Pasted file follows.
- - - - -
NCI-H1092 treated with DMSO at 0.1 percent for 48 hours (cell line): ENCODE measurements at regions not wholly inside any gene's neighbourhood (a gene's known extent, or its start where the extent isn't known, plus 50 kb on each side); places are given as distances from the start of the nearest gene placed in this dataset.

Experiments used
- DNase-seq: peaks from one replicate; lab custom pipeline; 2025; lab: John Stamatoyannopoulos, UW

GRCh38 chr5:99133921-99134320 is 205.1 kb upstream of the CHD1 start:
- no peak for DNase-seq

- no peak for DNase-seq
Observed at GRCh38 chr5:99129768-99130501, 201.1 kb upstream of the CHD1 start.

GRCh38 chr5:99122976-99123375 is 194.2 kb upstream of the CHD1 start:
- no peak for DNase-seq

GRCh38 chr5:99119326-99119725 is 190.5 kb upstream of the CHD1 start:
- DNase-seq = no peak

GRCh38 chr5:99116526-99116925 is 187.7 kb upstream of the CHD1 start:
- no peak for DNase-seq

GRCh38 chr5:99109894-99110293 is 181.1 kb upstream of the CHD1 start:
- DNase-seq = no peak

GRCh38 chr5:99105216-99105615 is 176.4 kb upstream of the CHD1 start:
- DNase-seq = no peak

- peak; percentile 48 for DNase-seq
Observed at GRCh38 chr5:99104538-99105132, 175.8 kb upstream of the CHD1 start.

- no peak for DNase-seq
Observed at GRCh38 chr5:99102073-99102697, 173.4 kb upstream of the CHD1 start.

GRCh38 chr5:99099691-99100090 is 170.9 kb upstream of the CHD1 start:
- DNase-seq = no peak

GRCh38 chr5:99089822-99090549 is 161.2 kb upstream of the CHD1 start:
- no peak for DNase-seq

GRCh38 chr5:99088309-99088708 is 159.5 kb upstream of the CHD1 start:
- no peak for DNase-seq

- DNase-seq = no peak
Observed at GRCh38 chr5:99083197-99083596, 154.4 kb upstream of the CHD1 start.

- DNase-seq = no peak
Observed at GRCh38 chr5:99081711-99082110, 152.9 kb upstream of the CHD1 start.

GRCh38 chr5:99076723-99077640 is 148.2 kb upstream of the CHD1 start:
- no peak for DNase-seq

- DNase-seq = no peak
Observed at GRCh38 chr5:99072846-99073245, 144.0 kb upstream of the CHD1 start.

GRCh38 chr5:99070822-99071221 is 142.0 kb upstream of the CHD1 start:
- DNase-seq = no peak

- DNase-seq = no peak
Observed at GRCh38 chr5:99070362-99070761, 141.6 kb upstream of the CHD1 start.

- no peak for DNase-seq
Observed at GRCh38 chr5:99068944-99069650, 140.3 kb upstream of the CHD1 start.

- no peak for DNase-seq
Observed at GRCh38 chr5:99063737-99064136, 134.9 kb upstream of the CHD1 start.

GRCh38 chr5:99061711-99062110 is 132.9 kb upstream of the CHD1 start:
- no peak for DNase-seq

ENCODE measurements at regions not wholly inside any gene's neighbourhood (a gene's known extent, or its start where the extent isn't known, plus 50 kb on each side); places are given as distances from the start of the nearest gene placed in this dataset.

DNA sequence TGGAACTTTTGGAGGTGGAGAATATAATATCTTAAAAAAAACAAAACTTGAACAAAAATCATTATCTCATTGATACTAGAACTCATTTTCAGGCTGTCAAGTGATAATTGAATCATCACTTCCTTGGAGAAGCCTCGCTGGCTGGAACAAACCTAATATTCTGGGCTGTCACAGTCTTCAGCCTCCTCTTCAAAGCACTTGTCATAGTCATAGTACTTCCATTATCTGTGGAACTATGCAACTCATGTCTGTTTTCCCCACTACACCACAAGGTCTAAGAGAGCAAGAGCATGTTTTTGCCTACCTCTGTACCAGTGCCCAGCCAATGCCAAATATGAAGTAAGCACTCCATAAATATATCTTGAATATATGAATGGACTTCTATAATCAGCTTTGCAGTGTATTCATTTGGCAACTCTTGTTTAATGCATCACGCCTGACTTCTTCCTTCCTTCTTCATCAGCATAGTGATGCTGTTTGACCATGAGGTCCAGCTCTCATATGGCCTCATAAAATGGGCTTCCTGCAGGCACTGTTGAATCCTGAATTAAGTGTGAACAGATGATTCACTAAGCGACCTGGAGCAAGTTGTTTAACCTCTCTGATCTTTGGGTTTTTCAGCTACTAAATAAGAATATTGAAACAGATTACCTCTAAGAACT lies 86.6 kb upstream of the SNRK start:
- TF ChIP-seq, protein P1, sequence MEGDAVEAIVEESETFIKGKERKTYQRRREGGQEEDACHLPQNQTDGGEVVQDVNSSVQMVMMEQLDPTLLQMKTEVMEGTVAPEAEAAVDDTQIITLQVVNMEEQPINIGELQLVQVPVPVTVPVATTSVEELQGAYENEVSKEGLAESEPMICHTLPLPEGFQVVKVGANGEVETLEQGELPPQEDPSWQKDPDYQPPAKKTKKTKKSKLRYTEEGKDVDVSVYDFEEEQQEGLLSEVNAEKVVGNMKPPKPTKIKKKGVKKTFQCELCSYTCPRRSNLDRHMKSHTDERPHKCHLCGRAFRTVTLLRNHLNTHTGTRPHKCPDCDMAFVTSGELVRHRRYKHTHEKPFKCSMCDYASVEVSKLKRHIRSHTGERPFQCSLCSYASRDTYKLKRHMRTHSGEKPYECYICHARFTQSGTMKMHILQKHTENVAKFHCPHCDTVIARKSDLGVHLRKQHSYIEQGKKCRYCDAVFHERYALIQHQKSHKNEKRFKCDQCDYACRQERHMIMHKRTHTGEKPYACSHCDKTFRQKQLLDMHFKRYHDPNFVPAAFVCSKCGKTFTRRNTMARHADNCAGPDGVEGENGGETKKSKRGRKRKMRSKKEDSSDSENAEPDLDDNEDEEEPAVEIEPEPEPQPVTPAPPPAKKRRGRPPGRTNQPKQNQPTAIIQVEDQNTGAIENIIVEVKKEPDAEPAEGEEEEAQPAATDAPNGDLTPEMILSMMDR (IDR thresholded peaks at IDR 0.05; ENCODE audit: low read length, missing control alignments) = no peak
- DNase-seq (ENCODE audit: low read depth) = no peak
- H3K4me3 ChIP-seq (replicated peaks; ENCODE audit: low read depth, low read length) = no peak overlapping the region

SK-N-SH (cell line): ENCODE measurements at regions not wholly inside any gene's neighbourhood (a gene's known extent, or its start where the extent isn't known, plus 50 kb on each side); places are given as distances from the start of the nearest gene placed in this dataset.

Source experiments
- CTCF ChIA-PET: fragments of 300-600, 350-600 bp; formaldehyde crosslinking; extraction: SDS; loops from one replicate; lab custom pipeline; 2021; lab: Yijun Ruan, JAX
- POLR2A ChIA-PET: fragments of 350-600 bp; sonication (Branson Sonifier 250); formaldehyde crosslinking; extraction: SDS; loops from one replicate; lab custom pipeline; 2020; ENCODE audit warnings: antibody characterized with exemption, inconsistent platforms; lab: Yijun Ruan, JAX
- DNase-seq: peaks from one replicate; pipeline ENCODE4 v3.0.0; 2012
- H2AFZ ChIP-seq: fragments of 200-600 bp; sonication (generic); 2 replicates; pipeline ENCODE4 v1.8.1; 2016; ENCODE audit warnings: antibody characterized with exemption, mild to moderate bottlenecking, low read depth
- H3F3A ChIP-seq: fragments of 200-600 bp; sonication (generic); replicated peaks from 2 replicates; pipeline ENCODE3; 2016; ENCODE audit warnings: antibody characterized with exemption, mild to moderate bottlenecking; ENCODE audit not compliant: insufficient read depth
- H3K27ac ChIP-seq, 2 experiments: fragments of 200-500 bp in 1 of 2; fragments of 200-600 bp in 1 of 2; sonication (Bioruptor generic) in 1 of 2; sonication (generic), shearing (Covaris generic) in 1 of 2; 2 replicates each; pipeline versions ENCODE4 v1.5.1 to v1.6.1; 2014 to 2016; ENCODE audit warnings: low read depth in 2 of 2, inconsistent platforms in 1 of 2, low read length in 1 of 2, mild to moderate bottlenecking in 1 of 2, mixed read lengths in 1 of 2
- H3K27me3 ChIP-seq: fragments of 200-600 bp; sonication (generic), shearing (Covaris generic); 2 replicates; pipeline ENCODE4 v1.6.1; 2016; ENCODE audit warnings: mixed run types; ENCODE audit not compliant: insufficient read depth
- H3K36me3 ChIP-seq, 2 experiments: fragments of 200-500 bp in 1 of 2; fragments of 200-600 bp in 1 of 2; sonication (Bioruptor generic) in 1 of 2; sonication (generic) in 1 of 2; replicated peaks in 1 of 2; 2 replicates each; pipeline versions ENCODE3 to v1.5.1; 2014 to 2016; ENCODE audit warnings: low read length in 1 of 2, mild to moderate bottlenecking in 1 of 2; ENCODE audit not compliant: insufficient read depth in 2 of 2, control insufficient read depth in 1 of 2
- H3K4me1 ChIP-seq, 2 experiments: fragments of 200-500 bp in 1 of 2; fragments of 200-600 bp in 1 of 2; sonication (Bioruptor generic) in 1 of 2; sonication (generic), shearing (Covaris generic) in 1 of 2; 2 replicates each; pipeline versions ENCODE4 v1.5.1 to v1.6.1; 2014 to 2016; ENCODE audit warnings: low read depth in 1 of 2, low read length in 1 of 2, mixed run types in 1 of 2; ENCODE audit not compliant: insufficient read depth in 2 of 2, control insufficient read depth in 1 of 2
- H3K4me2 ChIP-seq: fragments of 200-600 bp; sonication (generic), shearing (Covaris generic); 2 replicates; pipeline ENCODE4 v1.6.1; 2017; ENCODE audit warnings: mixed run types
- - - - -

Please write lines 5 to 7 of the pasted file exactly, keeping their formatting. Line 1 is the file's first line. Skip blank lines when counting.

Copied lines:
- no peak for DNase-seq

- no peak for DNase-seq
Observed at GRCh38 chr5:99129768-99130501, 201.1 kb upstream of the CHD1 start.